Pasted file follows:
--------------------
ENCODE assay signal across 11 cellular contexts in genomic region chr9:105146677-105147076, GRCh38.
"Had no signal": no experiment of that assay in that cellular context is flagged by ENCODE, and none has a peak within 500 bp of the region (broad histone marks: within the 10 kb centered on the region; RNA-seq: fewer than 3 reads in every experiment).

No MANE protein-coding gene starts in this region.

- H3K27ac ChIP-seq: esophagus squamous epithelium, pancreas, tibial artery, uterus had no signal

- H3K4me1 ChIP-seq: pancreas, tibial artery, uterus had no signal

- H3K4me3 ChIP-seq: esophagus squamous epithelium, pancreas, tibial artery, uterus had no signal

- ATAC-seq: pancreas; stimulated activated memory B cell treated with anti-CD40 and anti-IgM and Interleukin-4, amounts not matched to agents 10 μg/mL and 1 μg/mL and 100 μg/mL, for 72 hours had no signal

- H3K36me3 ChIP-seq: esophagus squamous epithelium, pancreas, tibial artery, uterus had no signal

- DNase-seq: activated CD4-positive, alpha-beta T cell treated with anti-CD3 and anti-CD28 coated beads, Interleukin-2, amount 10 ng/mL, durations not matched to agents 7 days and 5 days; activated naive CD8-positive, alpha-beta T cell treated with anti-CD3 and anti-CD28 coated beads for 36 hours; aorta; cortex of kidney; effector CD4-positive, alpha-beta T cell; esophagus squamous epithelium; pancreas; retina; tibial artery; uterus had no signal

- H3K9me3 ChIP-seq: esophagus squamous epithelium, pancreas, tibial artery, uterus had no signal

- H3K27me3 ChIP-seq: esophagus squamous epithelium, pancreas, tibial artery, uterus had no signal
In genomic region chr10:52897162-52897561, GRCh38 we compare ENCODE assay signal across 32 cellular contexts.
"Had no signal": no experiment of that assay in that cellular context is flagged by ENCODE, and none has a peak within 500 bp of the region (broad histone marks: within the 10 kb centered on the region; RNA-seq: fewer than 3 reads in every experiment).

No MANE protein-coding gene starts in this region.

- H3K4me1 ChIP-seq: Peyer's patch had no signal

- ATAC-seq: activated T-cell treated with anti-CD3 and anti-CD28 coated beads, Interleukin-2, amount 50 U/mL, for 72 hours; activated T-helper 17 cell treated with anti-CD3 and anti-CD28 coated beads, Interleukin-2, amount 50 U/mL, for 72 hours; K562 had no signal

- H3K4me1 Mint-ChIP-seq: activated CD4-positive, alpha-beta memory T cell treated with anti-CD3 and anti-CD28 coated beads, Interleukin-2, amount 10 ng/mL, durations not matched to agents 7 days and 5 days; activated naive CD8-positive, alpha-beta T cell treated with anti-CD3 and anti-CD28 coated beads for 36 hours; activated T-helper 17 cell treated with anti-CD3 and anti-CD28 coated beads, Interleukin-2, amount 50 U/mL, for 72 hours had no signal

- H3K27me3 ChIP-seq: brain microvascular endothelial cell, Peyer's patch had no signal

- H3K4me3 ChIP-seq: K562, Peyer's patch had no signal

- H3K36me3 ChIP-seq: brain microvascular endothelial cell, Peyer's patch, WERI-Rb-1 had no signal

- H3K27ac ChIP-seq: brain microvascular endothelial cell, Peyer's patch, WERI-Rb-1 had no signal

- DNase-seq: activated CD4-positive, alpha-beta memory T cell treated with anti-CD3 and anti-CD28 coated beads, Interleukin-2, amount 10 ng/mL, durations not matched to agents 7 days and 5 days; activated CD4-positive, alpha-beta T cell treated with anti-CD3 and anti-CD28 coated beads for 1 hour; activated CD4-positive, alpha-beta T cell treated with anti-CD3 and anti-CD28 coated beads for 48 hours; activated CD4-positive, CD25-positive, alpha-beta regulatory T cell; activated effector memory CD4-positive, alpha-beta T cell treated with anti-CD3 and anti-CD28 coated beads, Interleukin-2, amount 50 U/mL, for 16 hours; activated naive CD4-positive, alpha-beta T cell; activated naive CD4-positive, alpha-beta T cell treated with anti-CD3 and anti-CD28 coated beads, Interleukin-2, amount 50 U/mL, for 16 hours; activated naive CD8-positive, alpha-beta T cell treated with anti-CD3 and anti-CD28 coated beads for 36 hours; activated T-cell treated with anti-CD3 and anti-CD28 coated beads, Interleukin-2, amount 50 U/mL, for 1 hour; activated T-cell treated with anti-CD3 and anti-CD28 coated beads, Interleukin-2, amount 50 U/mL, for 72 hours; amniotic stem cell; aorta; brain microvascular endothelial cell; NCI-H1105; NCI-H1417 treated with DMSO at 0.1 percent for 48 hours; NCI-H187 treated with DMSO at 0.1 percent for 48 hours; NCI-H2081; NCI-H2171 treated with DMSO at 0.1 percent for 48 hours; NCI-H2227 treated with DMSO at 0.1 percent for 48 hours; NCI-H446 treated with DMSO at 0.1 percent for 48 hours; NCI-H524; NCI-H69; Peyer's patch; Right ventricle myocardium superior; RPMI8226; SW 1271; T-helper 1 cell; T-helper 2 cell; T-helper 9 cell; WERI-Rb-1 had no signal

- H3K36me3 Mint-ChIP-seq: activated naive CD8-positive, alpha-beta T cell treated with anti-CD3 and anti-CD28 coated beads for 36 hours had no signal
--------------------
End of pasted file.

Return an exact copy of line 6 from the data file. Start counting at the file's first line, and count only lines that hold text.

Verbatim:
- H3K4me3 ChIP-seq: esophagus squamous epithelium, pancreas, tibial artery, uterus had no signal